Summary by James R. Martin, Ph.D., CMA
Professor Emeritus, University of South Florida
The authors begin by stating that there is a serious shortage of accountants with data analytics skills while analytics and big data are becoming the most important digital competency for organizations. The purpose of this paper is to describe how business schools can include these skills in their accounting programs, and how practicing accountants can update their own skills in the area of data analytics.
Definition and Importance of Data Analytics in Accounting Education
KPMG defined data analytics as "processes by which insights are extracted from operational, financial, and other forms of electronic data internal and external to the organization." AACSB Standards 9 and A7 describe information technology skills and knowledge as an important area, including skills and knowledge related to data creation, data sharing, data analytics, data mining, data reporting, and storage within and across organizations.
Strategies for Incorporating Data Analytics into the Accounting Curriculum
According to the authors, the initial focus should be on data analytics cases, e.g., cases provided by the EY Academic Resource Center, and cases in auditing textbooks including examples for ACL and IDEA.
PricewaterhouseCoopers' recommended that accounting students acquire skills in the following areas:
Legacy technologies, Microsoft Excel and Access,
Structured and unstructured databases, SQL, MongoDB, Hadoop,
Data visualization, Tablea, SpotFire, Qlikview,
Univariate and multivariate regression, machine learning, and predictive tools,
Programming languages such as Python, Java, or R, and
For graduate programs:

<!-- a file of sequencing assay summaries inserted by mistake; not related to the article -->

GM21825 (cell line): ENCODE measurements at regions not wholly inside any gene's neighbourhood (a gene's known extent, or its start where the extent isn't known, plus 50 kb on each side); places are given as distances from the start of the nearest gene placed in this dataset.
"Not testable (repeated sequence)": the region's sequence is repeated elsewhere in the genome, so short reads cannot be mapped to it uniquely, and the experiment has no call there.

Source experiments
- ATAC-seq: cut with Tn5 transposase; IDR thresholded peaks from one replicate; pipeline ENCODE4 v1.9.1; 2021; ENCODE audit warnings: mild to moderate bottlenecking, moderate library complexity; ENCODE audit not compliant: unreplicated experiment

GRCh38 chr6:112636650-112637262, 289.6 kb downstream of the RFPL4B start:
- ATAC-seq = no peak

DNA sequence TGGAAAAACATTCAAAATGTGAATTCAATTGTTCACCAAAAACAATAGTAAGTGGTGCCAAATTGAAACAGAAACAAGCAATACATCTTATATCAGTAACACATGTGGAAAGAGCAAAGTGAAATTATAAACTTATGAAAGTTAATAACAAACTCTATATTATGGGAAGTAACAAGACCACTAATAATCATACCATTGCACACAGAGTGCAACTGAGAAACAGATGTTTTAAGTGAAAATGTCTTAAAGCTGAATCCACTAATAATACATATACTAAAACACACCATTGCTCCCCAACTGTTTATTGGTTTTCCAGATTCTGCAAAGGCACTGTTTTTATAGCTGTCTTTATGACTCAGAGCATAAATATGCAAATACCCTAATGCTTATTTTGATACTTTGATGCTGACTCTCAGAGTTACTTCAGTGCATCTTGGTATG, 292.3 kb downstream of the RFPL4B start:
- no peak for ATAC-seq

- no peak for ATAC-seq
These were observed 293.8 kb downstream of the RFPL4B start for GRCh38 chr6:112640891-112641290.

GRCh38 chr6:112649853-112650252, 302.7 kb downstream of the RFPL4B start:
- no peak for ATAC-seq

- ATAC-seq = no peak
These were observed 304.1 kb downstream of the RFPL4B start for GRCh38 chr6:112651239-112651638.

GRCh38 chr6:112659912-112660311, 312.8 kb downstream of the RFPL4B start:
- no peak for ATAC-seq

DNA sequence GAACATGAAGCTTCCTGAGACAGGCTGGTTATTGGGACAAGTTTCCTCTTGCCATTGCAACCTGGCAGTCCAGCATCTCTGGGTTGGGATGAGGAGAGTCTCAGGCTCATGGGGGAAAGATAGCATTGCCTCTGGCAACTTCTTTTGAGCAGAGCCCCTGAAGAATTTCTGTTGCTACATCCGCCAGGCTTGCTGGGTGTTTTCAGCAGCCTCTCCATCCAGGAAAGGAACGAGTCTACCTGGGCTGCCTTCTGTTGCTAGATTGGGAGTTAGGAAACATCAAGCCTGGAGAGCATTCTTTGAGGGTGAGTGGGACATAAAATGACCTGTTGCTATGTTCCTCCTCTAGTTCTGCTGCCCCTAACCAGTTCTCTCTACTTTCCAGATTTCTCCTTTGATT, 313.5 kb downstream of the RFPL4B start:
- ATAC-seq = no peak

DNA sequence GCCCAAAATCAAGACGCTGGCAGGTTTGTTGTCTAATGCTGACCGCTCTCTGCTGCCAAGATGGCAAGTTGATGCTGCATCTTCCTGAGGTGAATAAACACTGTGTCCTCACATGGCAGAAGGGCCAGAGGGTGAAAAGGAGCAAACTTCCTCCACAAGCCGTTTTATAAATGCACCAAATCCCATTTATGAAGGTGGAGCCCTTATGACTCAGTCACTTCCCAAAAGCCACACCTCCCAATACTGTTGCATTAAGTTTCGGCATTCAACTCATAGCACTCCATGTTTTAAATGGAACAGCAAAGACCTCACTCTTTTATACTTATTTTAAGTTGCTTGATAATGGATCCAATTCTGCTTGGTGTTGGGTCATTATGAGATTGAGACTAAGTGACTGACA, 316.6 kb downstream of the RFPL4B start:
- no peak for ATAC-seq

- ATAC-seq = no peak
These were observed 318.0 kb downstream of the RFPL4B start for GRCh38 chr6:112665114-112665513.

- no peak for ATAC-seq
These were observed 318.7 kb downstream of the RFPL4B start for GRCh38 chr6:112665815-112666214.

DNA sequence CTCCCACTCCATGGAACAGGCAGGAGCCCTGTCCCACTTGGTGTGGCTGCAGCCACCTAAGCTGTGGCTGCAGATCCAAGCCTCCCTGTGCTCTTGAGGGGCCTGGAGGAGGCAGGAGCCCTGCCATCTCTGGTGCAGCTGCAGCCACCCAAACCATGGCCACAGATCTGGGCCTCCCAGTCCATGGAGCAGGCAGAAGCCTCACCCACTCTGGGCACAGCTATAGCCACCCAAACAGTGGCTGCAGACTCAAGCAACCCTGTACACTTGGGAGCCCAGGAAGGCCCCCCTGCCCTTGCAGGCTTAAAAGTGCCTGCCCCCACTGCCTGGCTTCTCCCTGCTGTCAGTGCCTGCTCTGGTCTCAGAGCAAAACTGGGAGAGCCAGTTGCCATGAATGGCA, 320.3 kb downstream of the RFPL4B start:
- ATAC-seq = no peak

Text mining, HTML scraping,
Solving optimization problems, and
Data analytics internships involving real business problems.
Data analytics could be included in the accounting information systems program, or a separate track could be offered with an analytics emphasis. Some universities are already offering online degrees or certificates in analytics. Of the three types of analytics, i.e., descriptive, predictive, and prescriptive, the current emphasis is on the development of prescriptive analytics, i.e., models that specify optimal behavior.
Some generalist sites that provide resources in this area include:
Simply Statistics - https://simplystatistics.org/
R-bloggers - https://www.r-bloggers.com/
Rutgers University's Accounting Web - http://raw.rutgers.edu/index.html
Revolution Analytics - http://blog.revolutionanalytics.com/statistics/
Note: See the Appelbaum, Kogan, and Vasarhelyi summary below for a brief explanation of many analytic tools and methods. I found Wikipedia to be much more informative than any of the sites listed above, and I provided a number of links to Wikipedia in that summary.
Appelbaum, D., A. Kogan and M. A. Vasarhelyi. 2017. An introduction to data analysis for auditors and accountants. The CPA Journal (February): 32-37. (Summary).
Appelbaum, D., A. Kogan, M. Vasarhelyi and Z. Yan. 2017. Impact of business analytics and enterprise systems on managerial accounting. International Journal of Accounting Information Systems (25): 29-44. (Summary).
Gregg, A. 2017. Start-ups embrace cryptocurrency to raise needed capital: 'Initial coin offerings' let companies raise money without ceding control. The Washington Post (December 4): A13. (Note).
Martin, J. R. Not dated. What is data mining? Management And Accounting Web. http://maaw.info/DataMining.htm
Roberts-Witt, S. L. 2002. Data mining: What lies beneath? Finding patterns in customer behavior can deliver profitable insights into your business. PC Magazine (November, 19): iBiz 1-6. (Summary).